Watching a hit-and-run is an experience that can be frightening for anyone, especially if it happens to you. While it’s often easy to get caught up in the moment and feel helpless, there are steps you can take to protect yourself.
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Typically, when someone is involved in a car accident, both drivers will stop and exchange information, including insurance details and driver’s license numbers. This helps ensure everyone has the same information and prevents any confusion in the event of a future incident.
In the case of a hit and run, however, one of the parties will leave the scene of the accident without offering any information or assistance. This is considered a criminal offense and can lead to serious consequences.
In a typical car accident, both drivers are required to stop, provide identification, and render aid if they are injured or have damaged property. Failure to do so can be a criminal offense, and it can affect both your personal and professional lives.
Even if the damage is minimal, you should still call the police and file an official accident report to help them find the missing driver later on. Besides important facts like the location, date, and time of the crash, you can also include witness statements and any contact information.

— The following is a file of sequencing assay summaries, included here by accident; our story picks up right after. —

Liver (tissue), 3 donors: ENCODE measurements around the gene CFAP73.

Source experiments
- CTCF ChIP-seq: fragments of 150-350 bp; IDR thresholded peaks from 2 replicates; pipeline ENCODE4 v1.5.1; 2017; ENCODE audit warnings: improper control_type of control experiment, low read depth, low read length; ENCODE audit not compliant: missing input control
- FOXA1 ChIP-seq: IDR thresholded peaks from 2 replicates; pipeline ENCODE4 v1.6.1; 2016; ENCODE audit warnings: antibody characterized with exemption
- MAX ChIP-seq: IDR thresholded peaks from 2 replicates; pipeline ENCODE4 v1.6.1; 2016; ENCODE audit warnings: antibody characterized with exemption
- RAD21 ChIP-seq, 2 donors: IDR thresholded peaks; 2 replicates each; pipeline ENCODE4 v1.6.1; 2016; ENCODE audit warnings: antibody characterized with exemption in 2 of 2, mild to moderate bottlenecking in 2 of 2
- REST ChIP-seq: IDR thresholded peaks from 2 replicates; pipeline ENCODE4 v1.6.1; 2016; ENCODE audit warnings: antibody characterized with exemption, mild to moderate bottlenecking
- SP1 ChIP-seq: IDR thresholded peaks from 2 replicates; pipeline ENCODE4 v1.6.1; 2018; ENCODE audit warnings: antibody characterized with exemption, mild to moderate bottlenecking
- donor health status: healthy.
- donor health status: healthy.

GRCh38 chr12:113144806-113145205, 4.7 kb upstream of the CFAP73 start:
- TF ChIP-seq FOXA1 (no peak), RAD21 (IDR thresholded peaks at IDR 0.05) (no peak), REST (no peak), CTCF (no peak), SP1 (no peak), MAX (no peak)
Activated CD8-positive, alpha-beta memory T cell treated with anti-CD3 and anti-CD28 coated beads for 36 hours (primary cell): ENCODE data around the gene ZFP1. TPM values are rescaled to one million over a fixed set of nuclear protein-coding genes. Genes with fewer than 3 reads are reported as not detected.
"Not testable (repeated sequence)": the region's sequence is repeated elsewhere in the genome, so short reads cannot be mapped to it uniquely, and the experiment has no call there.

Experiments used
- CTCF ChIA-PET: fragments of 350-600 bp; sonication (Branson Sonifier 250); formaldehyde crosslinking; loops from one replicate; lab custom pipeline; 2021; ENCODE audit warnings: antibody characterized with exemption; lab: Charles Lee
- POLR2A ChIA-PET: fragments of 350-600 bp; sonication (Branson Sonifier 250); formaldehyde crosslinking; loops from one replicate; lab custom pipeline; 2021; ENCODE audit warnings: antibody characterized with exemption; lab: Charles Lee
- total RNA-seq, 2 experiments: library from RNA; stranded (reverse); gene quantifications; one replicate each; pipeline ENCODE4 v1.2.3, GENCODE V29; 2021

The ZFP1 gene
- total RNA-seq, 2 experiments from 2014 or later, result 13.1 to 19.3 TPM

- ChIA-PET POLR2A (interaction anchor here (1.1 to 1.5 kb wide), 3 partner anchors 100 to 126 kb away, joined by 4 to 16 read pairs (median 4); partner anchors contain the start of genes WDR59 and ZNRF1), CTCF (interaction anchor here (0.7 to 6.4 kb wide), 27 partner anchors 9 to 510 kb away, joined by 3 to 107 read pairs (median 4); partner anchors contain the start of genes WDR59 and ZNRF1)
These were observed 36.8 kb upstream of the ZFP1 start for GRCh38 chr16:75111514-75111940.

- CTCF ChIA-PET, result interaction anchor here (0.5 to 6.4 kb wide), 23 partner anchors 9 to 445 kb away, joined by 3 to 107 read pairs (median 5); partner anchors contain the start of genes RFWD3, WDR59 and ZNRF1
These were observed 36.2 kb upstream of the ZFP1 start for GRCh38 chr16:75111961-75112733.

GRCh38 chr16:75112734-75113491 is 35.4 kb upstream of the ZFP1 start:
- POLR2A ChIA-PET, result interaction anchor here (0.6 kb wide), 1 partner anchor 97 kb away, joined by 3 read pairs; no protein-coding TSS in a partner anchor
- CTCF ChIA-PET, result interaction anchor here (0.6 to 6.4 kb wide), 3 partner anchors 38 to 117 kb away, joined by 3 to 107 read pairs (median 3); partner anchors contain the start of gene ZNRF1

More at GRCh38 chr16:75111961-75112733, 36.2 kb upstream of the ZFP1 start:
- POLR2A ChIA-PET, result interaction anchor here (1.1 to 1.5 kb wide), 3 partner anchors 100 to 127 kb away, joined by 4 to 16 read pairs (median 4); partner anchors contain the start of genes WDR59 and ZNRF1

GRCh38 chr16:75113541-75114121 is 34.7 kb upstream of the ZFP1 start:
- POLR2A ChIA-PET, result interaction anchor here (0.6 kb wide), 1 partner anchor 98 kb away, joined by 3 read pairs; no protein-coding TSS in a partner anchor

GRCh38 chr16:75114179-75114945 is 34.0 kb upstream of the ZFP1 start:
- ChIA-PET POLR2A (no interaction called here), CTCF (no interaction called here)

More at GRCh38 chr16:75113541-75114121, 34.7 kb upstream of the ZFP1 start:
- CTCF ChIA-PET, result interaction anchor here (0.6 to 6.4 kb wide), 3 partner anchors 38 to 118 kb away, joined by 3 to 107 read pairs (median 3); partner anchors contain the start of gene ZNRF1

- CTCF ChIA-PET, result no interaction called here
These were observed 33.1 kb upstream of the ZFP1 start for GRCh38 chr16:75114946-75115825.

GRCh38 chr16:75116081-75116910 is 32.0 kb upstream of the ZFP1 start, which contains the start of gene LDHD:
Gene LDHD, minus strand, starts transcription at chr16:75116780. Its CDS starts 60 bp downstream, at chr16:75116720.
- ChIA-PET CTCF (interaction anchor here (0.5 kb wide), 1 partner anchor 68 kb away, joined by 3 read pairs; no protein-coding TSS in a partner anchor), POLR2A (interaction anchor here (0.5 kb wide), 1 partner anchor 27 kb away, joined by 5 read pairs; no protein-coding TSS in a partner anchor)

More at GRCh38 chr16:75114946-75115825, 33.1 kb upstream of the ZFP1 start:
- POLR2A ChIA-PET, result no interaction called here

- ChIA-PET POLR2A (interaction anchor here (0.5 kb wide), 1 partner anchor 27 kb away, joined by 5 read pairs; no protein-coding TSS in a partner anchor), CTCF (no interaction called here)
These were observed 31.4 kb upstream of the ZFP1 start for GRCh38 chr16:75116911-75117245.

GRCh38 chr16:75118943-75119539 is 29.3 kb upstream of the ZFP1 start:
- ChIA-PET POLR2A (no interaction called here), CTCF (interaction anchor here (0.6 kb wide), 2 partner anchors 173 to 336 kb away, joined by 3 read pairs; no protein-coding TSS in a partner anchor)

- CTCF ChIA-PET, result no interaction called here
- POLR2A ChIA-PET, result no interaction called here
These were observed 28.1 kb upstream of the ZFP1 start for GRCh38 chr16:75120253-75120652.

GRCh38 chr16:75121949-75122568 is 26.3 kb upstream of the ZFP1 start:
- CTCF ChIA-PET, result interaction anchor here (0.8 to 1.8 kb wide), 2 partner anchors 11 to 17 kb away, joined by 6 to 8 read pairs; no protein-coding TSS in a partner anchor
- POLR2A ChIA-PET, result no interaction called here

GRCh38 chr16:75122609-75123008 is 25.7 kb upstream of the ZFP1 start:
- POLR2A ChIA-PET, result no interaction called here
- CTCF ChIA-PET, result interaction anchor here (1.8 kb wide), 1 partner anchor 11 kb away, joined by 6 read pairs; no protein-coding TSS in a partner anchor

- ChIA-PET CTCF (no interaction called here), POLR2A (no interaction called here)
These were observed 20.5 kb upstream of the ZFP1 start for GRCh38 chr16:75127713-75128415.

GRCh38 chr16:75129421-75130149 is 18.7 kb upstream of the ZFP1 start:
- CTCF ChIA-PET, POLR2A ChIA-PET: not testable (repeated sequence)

If possible, try to get the make and model of the car that was involved in the collision. This will help limit the pool of suspects and make it easier for the police to investigate.
Moreover, it’s also important to take pictures of the car and any skid marks. This can be very helpful for your own insurance company and the police if you decide to pursue legal action against the at-fault driver.
Once you’ve called the police, you should make detailed notes about the accident. These notes should cover the make and model of the vehicle, how it was damaged, where the accident occurred, and what identifying details you can recall from the driver or their vehicle.
Additionally, you should look for any witnesses to the crash who may have seen the other party’s vehicle or a person fleeing the scene. If you can’t locate any eyewitnesses, ask if any business or residence has surveillance cameras.
Another option is to try to get information from the other parties’ insurance providers. Many policies have a clause that states that the insured must report any accident to their insurance company within a certain amount of time or face exclusion.
If you’re not sure how to go about reporting a hit and run, talk to your auto insurance agent. They can advise you on what steps to take, and if there is a need for any additional evidence.
It’s important to remember that hit-and-run laws vary from state to state. In New York, for example, the penalties are much more severe. This is because a misdemeanor conviction can carry fines of up to $1,000 and up to six months in jail, while felony convictions can result in the revocation of the motorist’s driving privileges.